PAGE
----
Personal Space: How Close Is Too Close?

 The study of personal space is called Proxemics.
That's right, it's science.
The personal space bubble. I thought this concept was universally understood. I assumed that everyone was born knowing that there is a requisite amount of distance that must always be kept between yourself and another person.

(Unless of course, you are doing activities where extreme closeness is essential. Such as delivering a baby, tandem skydiving, being the middle person in a threesome, huddling together in a bathtub to escape a fire, being carried out in rescue from a fire, sharing a joint that will later cause a fire, doing the tango, keeping a human warm during a snow storm because you're a werewolf with an elevated body temperature, getting/giving a lap dance, sharing a small prison cell etc.)

Yet I find my naive hopes repeatedly dashed. Not only by those who continue to wear their hair in a mullet despite this being the internationally recognized symbol for 'Fail', but also by the many people whose attitude toward personal space is the same as your grandparents attitude toward the Internet: sure they've heard of it, but everyone knows it's not really a thing.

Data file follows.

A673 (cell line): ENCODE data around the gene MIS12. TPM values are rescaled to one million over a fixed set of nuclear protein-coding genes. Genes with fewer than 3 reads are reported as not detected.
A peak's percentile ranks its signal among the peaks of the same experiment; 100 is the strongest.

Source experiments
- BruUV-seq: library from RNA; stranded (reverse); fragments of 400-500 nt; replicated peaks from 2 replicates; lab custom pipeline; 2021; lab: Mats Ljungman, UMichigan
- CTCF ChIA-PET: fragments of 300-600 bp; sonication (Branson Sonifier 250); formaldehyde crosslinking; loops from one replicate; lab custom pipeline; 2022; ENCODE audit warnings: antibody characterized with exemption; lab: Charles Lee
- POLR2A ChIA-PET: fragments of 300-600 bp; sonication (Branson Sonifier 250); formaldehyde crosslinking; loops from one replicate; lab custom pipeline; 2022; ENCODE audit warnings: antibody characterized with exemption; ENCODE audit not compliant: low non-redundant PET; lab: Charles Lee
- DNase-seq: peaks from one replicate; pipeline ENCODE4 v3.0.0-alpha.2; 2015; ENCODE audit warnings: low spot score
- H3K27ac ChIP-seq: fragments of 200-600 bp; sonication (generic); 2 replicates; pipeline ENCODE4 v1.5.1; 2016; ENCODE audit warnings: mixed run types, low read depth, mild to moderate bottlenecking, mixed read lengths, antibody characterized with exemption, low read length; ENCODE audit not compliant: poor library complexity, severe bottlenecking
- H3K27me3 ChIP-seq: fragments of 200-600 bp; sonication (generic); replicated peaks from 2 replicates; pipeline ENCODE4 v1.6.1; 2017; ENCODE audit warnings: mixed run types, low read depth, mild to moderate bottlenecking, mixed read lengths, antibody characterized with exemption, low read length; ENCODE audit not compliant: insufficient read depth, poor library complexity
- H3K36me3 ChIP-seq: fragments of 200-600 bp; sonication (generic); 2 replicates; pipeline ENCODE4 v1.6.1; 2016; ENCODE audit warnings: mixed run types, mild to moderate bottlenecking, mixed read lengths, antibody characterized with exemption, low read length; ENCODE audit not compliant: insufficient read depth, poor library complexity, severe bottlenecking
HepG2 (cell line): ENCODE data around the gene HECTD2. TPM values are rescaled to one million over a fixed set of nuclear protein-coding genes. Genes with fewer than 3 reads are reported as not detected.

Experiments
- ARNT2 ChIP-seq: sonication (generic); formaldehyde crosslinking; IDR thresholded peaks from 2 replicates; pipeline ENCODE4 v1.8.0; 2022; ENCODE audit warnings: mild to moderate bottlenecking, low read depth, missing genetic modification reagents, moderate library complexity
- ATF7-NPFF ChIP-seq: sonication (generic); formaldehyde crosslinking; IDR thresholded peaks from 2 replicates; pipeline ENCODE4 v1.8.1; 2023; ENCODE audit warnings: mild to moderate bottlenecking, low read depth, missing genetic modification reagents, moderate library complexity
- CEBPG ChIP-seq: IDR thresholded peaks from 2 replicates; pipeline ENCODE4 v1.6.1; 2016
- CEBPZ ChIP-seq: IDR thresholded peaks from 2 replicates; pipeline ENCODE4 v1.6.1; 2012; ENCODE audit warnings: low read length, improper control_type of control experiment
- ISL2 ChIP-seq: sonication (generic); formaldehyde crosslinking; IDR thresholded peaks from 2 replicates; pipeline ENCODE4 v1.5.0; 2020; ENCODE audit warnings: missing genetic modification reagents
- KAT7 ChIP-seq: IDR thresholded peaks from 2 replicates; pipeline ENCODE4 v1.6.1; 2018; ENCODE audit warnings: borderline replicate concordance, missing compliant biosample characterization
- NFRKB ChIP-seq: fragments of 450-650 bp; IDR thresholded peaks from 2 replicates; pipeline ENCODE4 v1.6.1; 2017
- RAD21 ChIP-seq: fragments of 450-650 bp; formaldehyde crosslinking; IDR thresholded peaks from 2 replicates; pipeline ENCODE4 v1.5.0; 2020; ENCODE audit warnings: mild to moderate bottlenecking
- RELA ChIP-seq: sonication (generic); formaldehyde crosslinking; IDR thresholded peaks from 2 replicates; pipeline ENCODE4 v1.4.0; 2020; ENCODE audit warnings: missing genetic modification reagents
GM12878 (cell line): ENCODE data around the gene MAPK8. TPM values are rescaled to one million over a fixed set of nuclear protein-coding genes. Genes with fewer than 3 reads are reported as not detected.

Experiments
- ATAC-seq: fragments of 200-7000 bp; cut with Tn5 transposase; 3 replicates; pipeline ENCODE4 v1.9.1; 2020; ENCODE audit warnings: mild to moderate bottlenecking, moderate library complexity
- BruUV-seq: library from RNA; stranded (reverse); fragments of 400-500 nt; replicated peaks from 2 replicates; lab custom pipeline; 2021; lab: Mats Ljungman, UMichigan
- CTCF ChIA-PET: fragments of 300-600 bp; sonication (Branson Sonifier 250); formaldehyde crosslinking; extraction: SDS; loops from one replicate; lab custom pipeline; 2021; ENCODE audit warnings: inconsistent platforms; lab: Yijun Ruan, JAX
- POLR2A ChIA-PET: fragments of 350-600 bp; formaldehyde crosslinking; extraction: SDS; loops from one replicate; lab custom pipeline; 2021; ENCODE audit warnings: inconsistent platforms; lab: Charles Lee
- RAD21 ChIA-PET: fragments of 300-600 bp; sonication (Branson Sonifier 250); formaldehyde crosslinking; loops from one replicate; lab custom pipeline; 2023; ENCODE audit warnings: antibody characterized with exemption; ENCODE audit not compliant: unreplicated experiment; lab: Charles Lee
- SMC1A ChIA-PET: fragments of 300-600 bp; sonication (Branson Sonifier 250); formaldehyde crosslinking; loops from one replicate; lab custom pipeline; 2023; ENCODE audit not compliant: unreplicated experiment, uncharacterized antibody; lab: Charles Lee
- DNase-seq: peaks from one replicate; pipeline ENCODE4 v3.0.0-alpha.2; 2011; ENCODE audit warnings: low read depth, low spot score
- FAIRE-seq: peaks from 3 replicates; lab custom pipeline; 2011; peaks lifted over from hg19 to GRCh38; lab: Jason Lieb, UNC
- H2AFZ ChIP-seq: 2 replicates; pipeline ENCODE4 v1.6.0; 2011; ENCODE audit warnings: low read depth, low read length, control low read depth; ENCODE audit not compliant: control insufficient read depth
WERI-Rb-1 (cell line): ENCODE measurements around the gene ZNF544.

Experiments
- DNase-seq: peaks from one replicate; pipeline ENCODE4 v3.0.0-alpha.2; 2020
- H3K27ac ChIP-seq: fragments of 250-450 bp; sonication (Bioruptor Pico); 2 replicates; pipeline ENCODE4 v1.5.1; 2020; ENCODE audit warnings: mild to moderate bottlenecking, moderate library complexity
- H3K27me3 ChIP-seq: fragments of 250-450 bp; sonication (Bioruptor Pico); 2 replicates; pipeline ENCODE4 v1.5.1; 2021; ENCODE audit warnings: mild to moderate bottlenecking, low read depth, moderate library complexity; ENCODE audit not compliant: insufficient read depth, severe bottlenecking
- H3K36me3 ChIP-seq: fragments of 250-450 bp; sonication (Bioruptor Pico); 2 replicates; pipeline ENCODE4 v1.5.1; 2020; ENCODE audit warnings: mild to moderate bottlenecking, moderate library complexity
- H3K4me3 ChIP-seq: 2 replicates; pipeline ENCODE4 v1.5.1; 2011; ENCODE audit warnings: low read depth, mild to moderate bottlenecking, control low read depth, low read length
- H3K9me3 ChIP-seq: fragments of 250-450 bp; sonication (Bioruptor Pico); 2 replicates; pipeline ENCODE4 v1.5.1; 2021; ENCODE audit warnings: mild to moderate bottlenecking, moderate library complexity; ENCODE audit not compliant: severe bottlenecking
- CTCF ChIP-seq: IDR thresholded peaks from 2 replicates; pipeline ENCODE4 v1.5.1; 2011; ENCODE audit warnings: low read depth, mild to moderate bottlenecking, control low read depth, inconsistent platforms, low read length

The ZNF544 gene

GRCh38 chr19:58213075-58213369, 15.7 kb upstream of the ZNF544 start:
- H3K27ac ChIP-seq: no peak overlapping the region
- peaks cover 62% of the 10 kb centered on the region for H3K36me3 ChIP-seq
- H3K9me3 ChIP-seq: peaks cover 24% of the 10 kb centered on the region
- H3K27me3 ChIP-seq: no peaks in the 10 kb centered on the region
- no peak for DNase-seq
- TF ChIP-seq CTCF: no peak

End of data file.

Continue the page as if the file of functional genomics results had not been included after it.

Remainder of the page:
Well, elderly lady at Target, personal space really IS a thing. And in future, when struggling to gauge where the boundaries of personal space may lie, I implore you to follow this simple guideline;

How Close Is Too Close?
If you exhale and my hair moves, you're too close. Please step back.



  2. And if you suffer from halitosis, step back even further.


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